For example, if the condition affects the neurological system, it can cause bleeding in the brain or restrict blood from flowing toward the brain, causing a stroke.

If Churg-Strauss syndrome affects the blood vessels that supply the kidneys, it can cause abnormalities that lead to kidney failure.

However, Churg-Strauss syndrome mostly affects the lungs. This can make breathing challenging, resulting in a lack of oxygen supply to the rest of the body. Despite the availability of treatment, asthma can persist after a person recovers from Churg-Strauss syndrome.

People of any age or sex may develop Churg-Strauss syndrome. The average age of onset is 38–54 years, but the condition can affect people aged 7–74.

Churg-Strauss syndrome has a 20–30% chance of recurring. Although there are no real risk factors for developing Churg-Strauss syndrome initially, some factors can increase the chances of a relapse, such as:

  • recurring antineutrophilic cytoplasmic antibody (ANCA) positivity, which indicates autoimmune vasculitis
  • a rise in ANCA levels
  • gastrointestinal tract (GI) problems
  • a sudden increase in eosinophil count

The following conditions can appear to be similar to Churg-Strauss syndrome:

Comparing signs and symptoms across related conditions can help doctors produce a differential diagnosis.

Steps for diagnosing Churg-Strauss syndrome include:

  • clinical evaluation
  • characteristic physical findings
  • specialized tests

Specialized tests may involve biopsy and microscopic examination of lung tissue samples.

To receive a diagnosis of Churg-Strauss syndrome, a person must meet at least four of the following six criteria:

  • asthma
  • eosinophilia levels of at least 10% within circulating blood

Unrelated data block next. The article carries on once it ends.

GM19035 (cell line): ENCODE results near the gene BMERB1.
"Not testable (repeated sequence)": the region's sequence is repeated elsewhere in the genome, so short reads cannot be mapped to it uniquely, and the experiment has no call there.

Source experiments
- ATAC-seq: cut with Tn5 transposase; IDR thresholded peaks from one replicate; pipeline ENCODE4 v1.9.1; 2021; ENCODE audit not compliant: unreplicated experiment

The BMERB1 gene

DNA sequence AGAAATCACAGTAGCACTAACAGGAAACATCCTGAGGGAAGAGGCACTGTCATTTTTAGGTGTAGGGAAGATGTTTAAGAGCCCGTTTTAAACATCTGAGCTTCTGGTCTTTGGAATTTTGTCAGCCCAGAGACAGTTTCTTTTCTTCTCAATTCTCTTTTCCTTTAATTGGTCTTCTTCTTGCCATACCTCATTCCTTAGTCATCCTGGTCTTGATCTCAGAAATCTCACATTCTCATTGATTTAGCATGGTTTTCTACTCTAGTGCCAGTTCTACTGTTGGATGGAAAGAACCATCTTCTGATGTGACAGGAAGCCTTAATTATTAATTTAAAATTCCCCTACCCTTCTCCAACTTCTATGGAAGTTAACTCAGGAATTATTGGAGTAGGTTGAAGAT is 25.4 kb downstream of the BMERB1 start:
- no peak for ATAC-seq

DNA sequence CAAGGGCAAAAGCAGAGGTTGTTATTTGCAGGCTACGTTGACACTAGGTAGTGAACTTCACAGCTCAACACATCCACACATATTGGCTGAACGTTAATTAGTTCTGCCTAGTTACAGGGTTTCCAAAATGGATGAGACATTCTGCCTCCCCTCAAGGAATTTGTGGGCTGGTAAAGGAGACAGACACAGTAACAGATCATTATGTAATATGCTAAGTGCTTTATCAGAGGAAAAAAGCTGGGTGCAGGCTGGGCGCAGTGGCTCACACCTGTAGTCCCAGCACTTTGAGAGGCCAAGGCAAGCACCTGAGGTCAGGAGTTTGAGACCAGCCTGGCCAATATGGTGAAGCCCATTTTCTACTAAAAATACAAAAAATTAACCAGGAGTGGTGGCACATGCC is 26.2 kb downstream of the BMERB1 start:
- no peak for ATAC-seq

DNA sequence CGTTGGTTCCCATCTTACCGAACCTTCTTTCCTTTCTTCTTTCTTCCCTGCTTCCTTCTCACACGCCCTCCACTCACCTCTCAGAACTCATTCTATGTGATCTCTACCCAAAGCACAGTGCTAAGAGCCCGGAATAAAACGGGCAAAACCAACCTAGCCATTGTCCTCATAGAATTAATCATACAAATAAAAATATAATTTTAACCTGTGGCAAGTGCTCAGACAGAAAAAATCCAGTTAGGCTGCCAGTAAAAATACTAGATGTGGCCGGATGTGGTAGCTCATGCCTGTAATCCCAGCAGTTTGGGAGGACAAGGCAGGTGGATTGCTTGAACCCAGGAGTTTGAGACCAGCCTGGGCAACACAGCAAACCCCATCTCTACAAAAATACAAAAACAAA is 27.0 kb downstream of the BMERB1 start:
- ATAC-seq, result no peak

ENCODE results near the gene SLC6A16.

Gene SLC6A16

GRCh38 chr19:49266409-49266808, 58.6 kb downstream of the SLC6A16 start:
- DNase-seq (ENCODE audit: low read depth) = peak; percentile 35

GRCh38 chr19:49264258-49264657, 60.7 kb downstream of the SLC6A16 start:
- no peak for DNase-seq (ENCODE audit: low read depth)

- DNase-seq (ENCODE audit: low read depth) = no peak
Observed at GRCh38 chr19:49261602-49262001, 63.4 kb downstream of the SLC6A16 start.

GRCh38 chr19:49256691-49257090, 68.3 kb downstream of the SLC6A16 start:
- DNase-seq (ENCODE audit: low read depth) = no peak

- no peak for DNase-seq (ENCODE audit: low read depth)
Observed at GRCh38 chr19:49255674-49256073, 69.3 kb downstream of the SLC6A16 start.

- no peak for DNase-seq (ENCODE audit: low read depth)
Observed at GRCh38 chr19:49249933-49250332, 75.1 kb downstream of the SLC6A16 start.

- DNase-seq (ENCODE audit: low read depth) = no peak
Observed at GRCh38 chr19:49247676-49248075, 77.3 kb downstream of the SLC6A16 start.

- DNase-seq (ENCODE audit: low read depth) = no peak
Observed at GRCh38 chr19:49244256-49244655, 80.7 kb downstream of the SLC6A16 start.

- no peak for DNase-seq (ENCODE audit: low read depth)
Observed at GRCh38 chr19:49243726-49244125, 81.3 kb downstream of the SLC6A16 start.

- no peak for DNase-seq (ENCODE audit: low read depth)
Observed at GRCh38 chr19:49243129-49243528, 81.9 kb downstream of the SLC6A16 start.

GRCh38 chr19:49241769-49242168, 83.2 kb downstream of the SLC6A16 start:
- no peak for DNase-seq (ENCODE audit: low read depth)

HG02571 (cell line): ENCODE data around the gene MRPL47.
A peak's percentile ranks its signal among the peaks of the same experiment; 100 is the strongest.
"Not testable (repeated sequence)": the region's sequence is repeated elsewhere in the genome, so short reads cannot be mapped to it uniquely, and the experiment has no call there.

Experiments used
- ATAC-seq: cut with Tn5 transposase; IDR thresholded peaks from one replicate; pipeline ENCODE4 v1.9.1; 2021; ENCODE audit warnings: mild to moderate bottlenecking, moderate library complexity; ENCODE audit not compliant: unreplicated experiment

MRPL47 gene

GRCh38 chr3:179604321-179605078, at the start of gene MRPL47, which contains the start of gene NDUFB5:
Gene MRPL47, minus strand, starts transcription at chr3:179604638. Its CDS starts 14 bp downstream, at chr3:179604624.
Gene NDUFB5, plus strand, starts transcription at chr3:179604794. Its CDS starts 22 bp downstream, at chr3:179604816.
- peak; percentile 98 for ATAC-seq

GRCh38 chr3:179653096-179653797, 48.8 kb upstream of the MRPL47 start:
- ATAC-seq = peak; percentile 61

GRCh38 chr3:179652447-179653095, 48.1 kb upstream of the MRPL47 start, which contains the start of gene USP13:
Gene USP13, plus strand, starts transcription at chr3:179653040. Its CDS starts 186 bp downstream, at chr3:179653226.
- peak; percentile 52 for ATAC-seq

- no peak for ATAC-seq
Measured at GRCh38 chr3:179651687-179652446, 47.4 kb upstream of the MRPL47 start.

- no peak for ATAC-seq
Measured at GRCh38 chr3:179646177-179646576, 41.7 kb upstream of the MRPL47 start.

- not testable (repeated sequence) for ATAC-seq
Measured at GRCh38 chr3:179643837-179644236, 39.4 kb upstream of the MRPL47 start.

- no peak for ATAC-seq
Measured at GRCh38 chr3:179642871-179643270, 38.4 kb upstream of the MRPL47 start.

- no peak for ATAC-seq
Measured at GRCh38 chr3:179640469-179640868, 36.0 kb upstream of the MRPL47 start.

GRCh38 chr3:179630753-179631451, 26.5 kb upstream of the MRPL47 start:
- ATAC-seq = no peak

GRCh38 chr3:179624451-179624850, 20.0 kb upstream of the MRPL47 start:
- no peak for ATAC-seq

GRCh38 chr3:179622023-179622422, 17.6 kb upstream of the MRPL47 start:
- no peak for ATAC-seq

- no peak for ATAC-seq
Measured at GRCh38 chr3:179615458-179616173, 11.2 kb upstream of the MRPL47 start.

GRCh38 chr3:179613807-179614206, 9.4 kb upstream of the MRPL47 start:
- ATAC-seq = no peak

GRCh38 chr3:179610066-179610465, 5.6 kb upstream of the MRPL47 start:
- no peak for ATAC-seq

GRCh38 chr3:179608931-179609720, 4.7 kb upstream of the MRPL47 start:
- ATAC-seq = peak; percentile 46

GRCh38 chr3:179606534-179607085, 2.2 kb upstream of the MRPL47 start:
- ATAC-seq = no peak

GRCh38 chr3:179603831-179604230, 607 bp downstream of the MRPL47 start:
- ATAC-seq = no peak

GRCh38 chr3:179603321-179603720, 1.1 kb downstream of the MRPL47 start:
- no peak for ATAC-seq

• mono- or polyneuropathy (when peripheral nerves are damaged)
  • nonfixed pulmonary infiltrates (when substances such as blood or pus are present in the lungs)
  • paranasal sinus abnormalities, such as soft tissue masses like polyps
  • extravascular eosinophilia (a high number of white blood cells outside the vascular system)

Treatment strategies will vary slightly to meet individual needs, but most treatment plans involve corticosteroids or immunosuppressants.

Corticosteroids can decrease the prevalence of eosinophil white blood cells in the blood and tissues and reduce the amount of time eosinophils last in tissues outside the blood vessels.

Immunosuppressants can also reduce eosinophil serum levels in the blood, reducing disease activity.

Churg-Strauss syndrome responds well to treatment, so the outlook for people with the condition is generally positive. However, asthma symptoms may persist and can affect a person’s quality of life.

The condition can recur, with relapse occurring in 20–30% of cases.

Here are some answers to frequently asked questions about Churg-Strauss syndrome.

Is Churg-Strauss syndrome hereditary?

More studies are necessary to determine the exact cause of Churg-Strauss syndrome, but many researchers believe genetics play a role in the condition.

Is Churg-Strauss syndrome fatal?

Without treatment, Churg-Strauss syndrome can be fatal. The risk of mortality varies depending on which organs the condition affects.

The greatest risk occurs when Churg-Strauss syndrome affects the kidneys, heart, GI system, or central nervous system.

Churg-Strauss syndrome, or EGPA, is a rare condition that affects the blood vessels through a process called vasculitis. It can restrict the blood from flowing to the organs and body tissues. It may affect different organs but most often affects the lungs.

Symptoms vary from person to person, but asthma is a common symptom that affects most people with the condition.

Churg-Strauss syndrome typically responds well to treatment. However, it can be fatal without treatment, depending on how it affects the body.